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Former New York Fed’s Dudley Calls U.S. Economy ‘Like Wile E. Coyote Heading Off a Cliff’

July 3, 2022 (EIRNS)—The former President of the New York Federal Reserve Bank Bill Dudley, the same genius who want to “solve” the current financial breakdown crisis by pulling a “Paul Volcker,” drastically jacking up interest rates to supposedly stop inflation, justified his idiotic position by warning of the unavoidable terminal crash of the entire system if hyper-inflation is not stopped.

In an accurate metaphor for the pending total crash, Dudley wrote in his June 22 Bloomberg column: “Much like Wile E. Coyote heading off a cliff, the U.S. economy has plenty of momentum but rapidly disappearing support.”

The image is much like that presented by Helga Zepp-LaRouche in her June 18 Schiller Institute conference keynote—an accelerating train heading for a cliff with a madman as the engineer, unwilling to stop the train. The difference is that, as Zepp-LaRouche notes, the Dudley “solution” of cutting off credit is just as insane. The system is finished, it can not be salvaged—only the LaRouche solution of a new system, a New Bretton Woods based on LaRouche’s Four Laws, can prevent the poor coyote from the terminal fall, taking the human race with it.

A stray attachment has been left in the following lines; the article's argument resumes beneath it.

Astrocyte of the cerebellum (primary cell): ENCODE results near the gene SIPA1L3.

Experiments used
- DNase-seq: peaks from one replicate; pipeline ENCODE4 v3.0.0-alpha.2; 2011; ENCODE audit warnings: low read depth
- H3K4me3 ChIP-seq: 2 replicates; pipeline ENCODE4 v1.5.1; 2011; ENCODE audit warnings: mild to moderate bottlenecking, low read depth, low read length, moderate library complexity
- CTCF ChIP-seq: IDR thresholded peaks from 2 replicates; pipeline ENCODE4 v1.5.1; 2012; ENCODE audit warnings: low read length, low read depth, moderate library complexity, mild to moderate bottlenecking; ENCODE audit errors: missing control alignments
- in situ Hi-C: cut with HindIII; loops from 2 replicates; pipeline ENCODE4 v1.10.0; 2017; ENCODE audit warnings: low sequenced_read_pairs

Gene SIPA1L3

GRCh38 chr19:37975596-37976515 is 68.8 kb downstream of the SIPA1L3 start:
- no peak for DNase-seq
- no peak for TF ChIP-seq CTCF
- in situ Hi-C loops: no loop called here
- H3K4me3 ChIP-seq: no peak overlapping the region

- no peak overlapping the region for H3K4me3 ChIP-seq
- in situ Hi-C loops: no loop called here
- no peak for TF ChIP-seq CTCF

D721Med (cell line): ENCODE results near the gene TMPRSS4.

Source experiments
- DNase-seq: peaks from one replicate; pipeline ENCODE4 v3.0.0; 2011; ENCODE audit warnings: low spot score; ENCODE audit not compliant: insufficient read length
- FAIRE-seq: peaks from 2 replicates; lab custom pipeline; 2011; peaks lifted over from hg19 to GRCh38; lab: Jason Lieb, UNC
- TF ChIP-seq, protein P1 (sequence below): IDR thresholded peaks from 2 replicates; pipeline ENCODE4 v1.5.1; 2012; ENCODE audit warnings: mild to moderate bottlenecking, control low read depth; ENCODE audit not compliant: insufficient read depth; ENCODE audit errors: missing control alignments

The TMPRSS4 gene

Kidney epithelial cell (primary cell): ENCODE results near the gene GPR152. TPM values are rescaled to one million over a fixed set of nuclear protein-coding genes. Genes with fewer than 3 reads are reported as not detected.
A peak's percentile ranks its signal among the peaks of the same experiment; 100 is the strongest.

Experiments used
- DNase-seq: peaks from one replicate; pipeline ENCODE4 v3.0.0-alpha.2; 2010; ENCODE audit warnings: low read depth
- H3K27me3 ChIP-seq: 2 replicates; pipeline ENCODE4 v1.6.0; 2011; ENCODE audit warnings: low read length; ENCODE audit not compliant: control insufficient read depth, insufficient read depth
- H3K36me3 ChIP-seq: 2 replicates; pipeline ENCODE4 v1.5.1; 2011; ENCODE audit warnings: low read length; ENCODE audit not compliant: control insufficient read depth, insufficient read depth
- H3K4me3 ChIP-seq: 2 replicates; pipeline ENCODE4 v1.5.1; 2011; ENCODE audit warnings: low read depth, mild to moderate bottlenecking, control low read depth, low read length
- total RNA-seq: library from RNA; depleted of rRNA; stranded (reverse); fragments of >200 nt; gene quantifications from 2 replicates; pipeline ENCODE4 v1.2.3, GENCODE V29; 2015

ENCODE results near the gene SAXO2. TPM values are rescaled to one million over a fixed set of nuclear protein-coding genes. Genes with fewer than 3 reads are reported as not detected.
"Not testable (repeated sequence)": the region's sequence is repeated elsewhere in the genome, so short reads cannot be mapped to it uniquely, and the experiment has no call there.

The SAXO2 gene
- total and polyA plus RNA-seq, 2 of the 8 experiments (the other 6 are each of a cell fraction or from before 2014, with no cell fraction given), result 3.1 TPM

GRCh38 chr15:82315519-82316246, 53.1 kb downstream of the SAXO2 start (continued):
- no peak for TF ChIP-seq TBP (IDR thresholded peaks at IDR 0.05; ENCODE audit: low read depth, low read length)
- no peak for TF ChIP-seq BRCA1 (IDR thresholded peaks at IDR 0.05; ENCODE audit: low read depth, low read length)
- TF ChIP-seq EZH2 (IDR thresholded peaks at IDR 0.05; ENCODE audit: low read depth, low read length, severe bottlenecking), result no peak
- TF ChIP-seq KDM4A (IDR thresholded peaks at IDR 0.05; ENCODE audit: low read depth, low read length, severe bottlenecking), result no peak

The U.S. economy is heading for a hard landing, and a recession is coming within 12 to 18 months, wrote Dudley. Dudley reported that the Fed’s latest set of projections laid out a benign scenario amid rising interest rates, but he sees several reasons to expect a “much harder handing.”

The central bank’s employment mandate is now subservient to its inflation mandate, and the new focus on price stability will be “relentless.”

“Fed officials recognize that failing to bring inflation back down would be disastrous: Inflation expectations would likely become unanchored, necessitating an even bigger recession later. From a risk management perspective, better to act now, whatever the cost in terms of jobs and growth. Powell does not want to repeat the mistakes of the late 1960s and the 1970s.”

It will take time for considerable monetary policy tightening to have an effect, but the economist thinks the expansion is uniquely vulnerable to a sudden stop. As inflation outstrips wage growth, the personal savings rate has plummeted, from 26.6% in March 2021 to 4.4% this April, significantly below its long-run average.

“No wonder consumer sentiment has fallen to levels last reached in the aftermath of the 2008 financial crisis, and Google searches for the word ‘recession’ are hitting new records,” he remarked.

Dudley concluded, “The Fed has never tightened enough to push up the unemployment rate by 0.5 percentage point or more without triggering a recession. ... Much like Wile E. Coyote heading off a cliff, the U.S. economy has plenty of momentum but rapidly disappearing support. Falling back to Earth will not be a pleasant experience.”

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